HENRIK IBSEN: ‘ROSMERSHOLM’ (LISTEN NOW ON BBC RADIO 3—LINK BELOW) ·

HENRIK IBSEN: ‘ROSMERSHOLM’

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Rebekka West, the visionary, passionate heroine of ‘Rosmersholm’ inspired the English novelist to adopt that name. Ibsen’s most complex play sees a society in turmoil through the lens of pastor John Rosmer and Rebekka, his social-revolutionary companion. Rosmer is recovering from the suicide of his unstable wife, Beata. Now Rebekka, replacing her in his affections, urges him to surrender his privileged place in conservative Norwegian society. A local elite plot to make him hold to the status quo. Can Rebekka prevail? Translated by Frank McGuinness and featuring music by Norwegian composer Marius Munthe-Kaas.

Music composed and arranged by Marius Munthe-Kaas
Music supervisor, Giles Perring
Gro Hole Austgulen (violin), Elin Kleppa Michalsen (violin), Anna Cecilia Johansson (viola), Olav Stener Olsen (cello)

Translated by Frank McGuinness
Adapted and directed by Peter Kavanagh

‘Rosmersholm’ premiered at the National Theatre, London, in 1987.

Credits

Role Contributor
Author Henrik Ibsen
John Rosmer Nicholas Farrell
Rebekka West Helen Baxendale
Professor Kroll Ronald Pickup
Ulrik Brendel Karl Johnson
Peder Mortensgaard Philip Jackson
Mrs Helseth Christine Absolom
Composer Marius Munthe-Kaas
Adaptor Peter Kavanagh
Director Peter Kavanagh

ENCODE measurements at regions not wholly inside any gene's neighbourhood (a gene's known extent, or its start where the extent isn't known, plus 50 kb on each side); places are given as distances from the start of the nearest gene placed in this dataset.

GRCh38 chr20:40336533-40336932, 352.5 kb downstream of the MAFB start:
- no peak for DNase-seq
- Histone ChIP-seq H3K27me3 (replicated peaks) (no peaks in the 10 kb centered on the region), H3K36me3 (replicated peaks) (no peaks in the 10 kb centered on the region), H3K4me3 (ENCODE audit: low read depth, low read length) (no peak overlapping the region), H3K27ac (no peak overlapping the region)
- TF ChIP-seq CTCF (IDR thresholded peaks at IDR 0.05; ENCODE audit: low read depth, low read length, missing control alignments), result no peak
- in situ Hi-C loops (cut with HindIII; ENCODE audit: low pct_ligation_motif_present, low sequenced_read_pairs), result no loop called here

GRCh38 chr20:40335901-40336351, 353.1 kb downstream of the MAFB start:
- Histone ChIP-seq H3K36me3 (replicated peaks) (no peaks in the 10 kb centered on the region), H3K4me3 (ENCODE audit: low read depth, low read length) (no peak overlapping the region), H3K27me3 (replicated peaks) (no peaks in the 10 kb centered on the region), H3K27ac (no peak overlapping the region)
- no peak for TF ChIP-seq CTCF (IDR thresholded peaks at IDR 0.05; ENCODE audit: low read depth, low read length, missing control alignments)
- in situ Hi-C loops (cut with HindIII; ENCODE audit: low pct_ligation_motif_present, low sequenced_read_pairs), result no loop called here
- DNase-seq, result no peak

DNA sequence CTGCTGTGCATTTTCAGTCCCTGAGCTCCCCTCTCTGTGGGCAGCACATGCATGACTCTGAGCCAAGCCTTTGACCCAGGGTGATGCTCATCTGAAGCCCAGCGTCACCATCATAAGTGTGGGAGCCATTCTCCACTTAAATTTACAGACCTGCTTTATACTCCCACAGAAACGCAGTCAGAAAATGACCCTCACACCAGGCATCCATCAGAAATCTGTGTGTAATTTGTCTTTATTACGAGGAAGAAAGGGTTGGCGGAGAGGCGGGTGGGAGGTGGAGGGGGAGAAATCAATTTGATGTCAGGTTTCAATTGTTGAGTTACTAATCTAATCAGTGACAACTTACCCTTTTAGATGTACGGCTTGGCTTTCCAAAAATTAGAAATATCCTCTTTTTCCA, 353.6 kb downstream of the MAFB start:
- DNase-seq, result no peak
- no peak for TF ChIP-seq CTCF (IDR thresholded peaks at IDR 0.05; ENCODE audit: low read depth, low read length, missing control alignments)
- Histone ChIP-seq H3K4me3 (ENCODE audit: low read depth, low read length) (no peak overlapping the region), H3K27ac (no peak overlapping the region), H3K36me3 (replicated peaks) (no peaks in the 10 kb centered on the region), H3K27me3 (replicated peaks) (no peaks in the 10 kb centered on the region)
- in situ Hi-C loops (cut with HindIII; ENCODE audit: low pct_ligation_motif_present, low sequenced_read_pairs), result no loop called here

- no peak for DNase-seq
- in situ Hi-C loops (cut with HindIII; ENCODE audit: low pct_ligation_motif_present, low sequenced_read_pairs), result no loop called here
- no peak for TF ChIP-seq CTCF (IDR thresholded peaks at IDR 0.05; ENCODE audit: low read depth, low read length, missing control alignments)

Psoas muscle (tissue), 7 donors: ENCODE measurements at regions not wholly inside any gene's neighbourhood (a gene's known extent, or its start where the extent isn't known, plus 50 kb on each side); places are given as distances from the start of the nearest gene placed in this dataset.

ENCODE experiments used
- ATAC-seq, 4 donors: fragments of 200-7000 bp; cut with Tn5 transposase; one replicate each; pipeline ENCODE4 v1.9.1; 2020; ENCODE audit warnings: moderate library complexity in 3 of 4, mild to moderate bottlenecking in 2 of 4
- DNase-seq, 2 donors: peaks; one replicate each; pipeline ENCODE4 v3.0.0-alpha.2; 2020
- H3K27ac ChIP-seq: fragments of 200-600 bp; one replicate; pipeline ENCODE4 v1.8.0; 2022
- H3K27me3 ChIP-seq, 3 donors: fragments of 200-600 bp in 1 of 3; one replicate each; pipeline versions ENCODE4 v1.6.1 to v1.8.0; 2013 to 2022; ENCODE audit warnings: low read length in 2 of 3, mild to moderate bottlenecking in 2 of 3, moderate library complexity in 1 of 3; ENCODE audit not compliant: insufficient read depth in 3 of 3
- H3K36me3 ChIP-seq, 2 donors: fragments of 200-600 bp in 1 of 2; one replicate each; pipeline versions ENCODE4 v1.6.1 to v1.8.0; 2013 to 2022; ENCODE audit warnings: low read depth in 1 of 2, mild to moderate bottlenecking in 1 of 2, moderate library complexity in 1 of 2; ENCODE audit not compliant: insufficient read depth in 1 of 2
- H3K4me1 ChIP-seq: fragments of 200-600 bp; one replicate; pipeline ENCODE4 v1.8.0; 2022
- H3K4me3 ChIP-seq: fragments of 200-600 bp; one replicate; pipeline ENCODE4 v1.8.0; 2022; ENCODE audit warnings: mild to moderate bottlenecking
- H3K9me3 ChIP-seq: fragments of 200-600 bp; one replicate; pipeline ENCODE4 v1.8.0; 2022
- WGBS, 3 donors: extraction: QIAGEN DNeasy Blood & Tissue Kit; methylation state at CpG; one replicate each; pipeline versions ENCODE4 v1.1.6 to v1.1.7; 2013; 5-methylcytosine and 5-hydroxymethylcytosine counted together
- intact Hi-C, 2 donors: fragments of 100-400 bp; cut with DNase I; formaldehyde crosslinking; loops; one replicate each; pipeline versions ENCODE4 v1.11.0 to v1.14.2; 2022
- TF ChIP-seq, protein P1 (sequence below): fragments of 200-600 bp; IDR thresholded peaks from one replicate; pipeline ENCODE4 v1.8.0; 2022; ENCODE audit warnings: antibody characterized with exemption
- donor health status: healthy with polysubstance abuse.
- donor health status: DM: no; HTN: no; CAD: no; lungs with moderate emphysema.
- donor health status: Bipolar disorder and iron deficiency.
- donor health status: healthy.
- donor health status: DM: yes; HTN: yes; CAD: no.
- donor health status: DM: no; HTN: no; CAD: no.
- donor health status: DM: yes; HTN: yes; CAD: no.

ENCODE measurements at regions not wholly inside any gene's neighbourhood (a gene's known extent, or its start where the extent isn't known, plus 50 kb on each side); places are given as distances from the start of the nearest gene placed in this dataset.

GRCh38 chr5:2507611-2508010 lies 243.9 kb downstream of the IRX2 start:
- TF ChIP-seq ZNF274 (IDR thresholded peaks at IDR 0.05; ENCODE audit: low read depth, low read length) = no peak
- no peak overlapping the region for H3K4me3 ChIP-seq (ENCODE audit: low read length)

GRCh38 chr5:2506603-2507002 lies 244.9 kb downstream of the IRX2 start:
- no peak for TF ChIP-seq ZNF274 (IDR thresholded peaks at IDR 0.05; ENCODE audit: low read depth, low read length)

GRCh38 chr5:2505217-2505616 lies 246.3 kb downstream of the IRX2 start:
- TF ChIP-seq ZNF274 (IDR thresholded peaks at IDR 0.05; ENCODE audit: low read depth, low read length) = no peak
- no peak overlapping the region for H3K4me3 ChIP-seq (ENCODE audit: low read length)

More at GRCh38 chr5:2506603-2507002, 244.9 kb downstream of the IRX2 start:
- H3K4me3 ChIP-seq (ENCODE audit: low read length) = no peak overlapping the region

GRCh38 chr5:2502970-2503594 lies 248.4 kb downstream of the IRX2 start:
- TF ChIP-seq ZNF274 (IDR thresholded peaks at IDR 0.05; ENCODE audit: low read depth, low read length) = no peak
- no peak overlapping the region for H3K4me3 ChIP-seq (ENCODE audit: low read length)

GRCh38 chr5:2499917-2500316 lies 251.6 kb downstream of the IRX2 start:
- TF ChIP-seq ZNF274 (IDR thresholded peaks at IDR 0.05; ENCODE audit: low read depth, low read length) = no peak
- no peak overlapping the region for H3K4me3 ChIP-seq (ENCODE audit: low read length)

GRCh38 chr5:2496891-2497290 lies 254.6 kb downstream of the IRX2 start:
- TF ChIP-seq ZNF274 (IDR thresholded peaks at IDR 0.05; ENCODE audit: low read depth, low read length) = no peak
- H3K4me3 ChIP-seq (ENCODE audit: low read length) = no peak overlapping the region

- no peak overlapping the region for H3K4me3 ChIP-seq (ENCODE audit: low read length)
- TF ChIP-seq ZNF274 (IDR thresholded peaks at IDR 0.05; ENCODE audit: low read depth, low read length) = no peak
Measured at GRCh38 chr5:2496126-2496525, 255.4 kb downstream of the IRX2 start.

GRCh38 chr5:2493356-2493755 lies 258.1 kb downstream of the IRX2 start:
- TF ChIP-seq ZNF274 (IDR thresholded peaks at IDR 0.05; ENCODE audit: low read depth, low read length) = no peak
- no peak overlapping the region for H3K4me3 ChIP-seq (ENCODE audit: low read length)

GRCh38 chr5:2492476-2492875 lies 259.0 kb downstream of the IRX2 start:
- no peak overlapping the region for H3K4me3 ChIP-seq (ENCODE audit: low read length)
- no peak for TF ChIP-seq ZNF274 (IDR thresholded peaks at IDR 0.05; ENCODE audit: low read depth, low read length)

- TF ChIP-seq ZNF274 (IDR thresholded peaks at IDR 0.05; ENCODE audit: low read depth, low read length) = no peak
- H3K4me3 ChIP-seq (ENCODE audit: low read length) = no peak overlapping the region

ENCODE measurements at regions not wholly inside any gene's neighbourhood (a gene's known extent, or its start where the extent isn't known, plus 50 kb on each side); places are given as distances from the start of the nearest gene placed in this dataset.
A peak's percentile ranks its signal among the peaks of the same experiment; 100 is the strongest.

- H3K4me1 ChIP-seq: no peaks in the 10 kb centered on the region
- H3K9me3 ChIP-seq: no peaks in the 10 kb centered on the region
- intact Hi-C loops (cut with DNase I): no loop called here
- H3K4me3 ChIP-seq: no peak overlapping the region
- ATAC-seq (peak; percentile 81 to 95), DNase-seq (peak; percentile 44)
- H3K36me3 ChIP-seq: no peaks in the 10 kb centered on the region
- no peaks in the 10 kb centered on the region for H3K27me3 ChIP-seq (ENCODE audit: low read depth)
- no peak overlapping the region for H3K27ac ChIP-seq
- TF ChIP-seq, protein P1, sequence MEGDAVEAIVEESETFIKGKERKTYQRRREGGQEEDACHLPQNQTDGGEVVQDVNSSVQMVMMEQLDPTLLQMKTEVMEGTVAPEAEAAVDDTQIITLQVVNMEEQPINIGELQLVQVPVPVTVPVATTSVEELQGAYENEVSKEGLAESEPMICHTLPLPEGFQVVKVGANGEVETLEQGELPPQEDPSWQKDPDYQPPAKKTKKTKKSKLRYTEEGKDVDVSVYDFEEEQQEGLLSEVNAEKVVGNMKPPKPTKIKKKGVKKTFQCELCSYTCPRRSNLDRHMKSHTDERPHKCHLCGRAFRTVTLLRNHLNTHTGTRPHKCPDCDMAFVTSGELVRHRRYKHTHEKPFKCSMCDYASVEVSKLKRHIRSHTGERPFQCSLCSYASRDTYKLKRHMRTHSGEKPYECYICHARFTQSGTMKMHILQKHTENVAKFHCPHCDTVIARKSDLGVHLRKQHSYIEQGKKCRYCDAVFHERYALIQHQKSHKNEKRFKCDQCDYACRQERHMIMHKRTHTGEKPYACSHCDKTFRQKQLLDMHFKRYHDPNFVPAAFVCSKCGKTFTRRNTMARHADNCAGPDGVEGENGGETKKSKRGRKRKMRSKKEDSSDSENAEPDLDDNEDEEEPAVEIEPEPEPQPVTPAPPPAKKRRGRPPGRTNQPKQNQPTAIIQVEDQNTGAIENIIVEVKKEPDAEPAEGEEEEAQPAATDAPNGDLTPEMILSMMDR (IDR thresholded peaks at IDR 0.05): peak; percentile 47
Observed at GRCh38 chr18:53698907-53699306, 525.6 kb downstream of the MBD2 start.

KAYE BALLARD, INDEFATIGABLE COMEDIAN AND ACTRESS, DIES AT 93 ·

(Neil Genzliner’s article appeared in The New York Times, 1/22; via Pam Green.)

Kaye Ballard, whose long career as a comedian, actress and nightclub performer included well-regarded runs in “The Golden Apple” and “Carnival!” on Broadway and a classic turn as a television mother-in-law, died on Monday at her home in Rancho Mirage, Calif. She was 93.

Her death was announced by her lawyer, Mark Sendroff.

Ms. Ballard wasn’t a top-flight singer, an Oscar-caliber actress or a drop-dead beauty — she once played one of Cinderella’s ugly stepsisters — but she made up for any shortcomings with determination and a sheer love of performing.

Even after she became well known, Ms. Ballard was not above taking parts in touring shows and regional theaters, and she rode the nightclub circuit for years, though she found the pace exhausting. In 2000, in her mid-70s, she brought a cabaret show to Arci’s Place in Manhattan called “Another Final Farewell Appearance,” but there was nothing final about it: Later in the decade she was still hard at work, including in tours of “The Full Monty” and “Nunsense.”